The Wyoming House has killed a bill that sought to permit
police to pull over drivers in the state for not wearing their seat belts.
Currently, police in the state can ticket drivers for not
buckling up only after stopping a vehicle for another traffic violation, such
as speeding or a bad taillight.
House lawmakers voted 34-25 to kill the bill - HB217 - that
would have allowed for primary enforcement of the state's seat-belt law. Sponsored
by Rep. Jerry Iekel, R-Sheridan, the bill authorized $25 fines for violators -
the same fine amount as existing state law.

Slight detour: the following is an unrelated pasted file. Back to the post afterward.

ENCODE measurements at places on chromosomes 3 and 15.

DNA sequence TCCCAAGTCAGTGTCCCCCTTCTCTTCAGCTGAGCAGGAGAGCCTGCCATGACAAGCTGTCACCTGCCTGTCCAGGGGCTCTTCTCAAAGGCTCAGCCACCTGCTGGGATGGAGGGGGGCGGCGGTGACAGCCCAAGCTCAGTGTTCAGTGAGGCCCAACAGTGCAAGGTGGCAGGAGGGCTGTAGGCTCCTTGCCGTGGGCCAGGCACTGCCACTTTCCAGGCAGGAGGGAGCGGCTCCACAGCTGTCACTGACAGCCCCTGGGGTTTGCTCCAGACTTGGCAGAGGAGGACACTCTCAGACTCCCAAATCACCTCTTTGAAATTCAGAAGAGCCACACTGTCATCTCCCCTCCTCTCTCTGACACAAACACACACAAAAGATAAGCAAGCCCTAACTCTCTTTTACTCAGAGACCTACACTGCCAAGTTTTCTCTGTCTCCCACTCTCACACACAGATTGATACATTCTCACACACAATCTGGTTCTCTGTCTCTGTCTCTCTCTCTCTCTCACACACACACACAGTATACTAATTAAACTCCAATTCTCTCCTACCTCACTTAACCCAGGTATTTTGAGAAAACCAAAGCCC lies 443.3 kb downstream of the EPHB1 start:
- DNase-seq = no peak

Opponents cite personal choice and the potential for racial
profiling among the concerns about the stricter enforcement effort. Supporters
say saving lives and the lure of federal money should be reason enough to
approve the stricter rule.
Failure to approve the bill prevents the state from cashing
in on a one-time payment from the federal government. The 2005 Federal Highway
Bill gives any state that adopts tougher seat-belt rules or achieves a belt
usage rate of 85 percent one-time grant money equal to 500 percent of the
highway funding they received in 2003.
Wyoming has a seat-belt usage rate of 70 percent.
There are 25 states without a primary seat-belt law.
Twenty-four states allow police to pull over drivers solely for not wearing
their seat belts. New Hampshire is the only state without a mandatory seat-belt